How the Founder of Liquid Death Built a $700 Million Water Brand

Jan. 14, 2024
Water is boring.

Let’s face it: water is boring.
Sure, it’s vital to your health, and few beverages are more crisp or refreshing, but most bottled water brands are pretty bland—identical to the same interchangeable versions of mountain spring water, purified water, or both. Characteristics.

More than a decade ago, Mike Cesario began wondering if he could change that. What if he could actually make the water cooler?

Such is the relatively simple entrepreneurial story behind Liquid Death, the ironically named canned water brand that Cesario trademarked in 2017 and officially launched two years later. It might seem like a joke at first, and it is, but there’s nothing funny or boring about how quickly Liquid Death has become a dominant force in the $350 billion global bottled water market.

From viral social media posts to Super Bowl ads, Liquid Death suddenly seems to be everywhere—along with its cheeky (and a little too campy) slogan, “Murder Your Thirst.” That social cachet is reflected in a jump in its sales, which stood at $2.8 million in 2019 and are expected to reach $170 million in 2024.

“I didn’t expect it would develop so fast.”

Cesario, a marketing professional with a background in design and underground music, said he initially thought his water brand would only have a small following.

“I didn’t expect Liquid Death to grow as fast as it did,” said Cesario, 40. “I think the most surprising thing for everyone is how broad the audience is.”

Cesario expects the idea to be popular with underground rock musicians, singers looking to stay hydrated during long gigs, and fans looking to stay awake while drinking something healthier than alcohol or sugary energy.

Liquid Death now offers a range of still, sparkling and flavored waters.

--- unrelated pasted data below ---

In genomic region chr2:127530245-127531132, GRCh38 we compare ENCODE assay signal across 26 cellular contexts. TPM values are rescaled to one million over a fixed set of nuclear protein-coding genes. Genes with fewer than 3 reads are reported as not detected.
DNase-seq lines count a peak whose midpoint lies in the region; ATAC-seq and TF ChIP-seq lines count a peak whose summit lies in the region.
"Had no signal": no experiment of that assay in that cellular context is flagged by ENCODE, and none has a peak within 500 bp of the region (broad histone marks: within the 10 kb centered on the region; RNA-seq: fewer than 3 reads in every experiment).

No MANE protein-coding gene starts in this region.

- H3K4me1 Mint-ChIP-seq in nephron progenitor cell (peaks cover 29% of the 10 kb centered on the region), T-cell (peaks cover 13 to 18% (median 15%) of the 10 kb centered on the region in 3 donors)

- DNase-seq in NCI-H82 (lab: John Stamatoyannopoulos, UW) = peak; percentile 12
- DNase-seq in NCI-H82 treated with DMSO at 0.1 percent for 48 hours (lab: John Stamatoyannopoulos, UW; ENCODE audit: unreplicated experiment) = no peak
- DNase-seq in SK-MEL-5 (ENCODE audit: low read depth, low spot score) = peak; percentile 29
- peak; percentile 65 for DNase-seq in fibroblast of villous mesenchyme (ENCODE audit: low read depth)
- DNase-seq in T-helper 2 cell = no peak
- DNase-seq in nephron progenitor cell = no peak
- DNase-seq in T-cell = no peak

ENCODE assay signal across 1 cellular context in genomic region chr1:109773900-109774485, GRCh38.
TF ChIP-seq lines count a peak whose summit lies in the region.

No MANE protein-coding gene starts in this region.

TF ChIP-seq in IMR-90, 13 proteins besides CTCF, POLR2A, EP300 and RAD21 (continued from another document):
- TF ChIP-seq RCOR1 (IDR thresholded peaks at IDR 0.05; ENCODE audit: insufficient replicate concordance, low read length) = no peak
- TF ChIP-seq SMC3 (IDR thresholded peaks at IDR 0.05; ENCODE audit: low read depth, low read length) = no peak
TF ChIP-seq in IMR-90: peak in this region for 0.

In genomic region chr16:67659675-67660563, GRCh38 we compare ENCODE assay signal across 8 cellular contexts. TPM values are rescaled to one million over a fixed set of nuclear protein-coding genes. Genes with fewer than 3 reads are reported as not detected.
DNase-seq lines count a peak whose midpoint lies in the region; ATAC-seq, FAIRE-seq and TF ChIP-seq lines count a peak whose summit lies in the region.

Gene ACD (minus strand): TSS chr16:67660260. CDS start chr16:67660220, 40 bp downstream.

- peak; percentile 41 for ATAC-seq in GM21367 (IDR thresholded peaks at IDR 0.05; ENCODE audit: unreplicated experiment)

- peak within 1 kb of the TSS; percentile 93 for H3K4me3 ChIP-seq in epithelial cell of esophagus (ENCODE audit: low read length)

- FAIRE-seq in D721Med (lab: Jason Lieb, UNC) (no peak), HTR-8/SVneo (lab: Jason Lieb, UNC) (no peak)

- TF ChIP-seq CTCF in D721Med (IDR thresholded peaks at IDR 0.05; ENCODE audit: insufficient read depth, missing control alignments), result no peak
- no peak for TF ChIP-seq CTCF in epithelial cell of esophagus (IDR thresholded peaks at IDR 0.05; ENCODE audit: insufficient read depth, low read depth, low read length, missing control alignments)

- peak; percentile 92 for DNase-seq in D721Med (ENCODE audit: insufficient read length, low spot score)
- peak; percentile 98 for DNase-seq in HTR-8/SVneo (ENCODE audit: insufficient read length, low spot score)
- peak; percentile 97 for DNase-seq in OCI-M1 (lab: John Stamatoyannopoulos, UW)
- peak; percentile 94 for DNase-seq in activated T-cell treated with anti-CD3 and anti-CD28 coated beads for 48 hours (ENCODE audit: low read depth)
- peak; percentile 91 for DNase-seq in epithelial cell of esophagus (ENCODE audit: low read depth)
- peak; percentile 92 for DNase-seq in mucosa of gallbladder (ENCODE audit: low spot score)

Instead, it has found a broader fan base, from young people who like the brand’s “cool” name and design to moms who want their kids to drink healthy drinks. Liquid Death packages its “mountain water” in 16.9-fluid-ounce “tall bucket” cans emblazoned with a melted skull logo that’s reminiscent of craft beers or energy drinks like Monster and Rockstar.

Also attracting attention are deep-pocketed investors such as Live Nation Entertainment, and celebrity backers such as comedian Whitney Cummings and members of the music group Swedish House Mafia. In total, Cesario said investors have poured about $195 million into Liquid Death, valuing the brand at $700 million.

Liquid Death’s meteoric rise in just three years has made the company more than just a clever name – although Cesario admits that may be his product’s biggest selling point.

“At the end of the day, we’re really creating an entertainment company and a canned water company,” he said. “We want to really entertain people and make them laugh and serve the brand. If you can do that, they’re going to love your brand because you’re giving them something of value.”

Inspiration for the banter tour

The seeds of the idea were planted in 2009, Cesario said.

He was living in Denver at the time and watching some friends and their bands perform at the Vans Warped Tour music festival. He said Monster Energy Drink was a sponsor of the tour, so the musicians drank from Monster cans, but they replaced the energy drink with water to stay hydrated during the show.

Underground music producer Cesario and his Liquid Death..

“It started me thinking: Why aren’t there more wellness products that still have fun, cool, rebellious brands?” Cesario said. “Because most of the most interesting, memorable, and rebellious brand marketing is for junk food.”

Most of the most interesting, memorable, and rebellious brand marketing is for junk food.

Then, in 2014, Cesario was working on a public service announcement campaign about the health risks of sugary energy drinks. The idea, he said, was to “make canned water, in a way, just to poke fun at the general energy drink gimmick that’s out there.”

The client didn’t like it, but Cesario kept tinkering with the concept in his free time. “It took about two years to hone the concept and, most importantly, settle on a name.”

Liquid death must be “very interesting” to survive.

Cesario knew that if he launched his own water brand, he wouldn’t have the funds to market it to the masses the traditional way.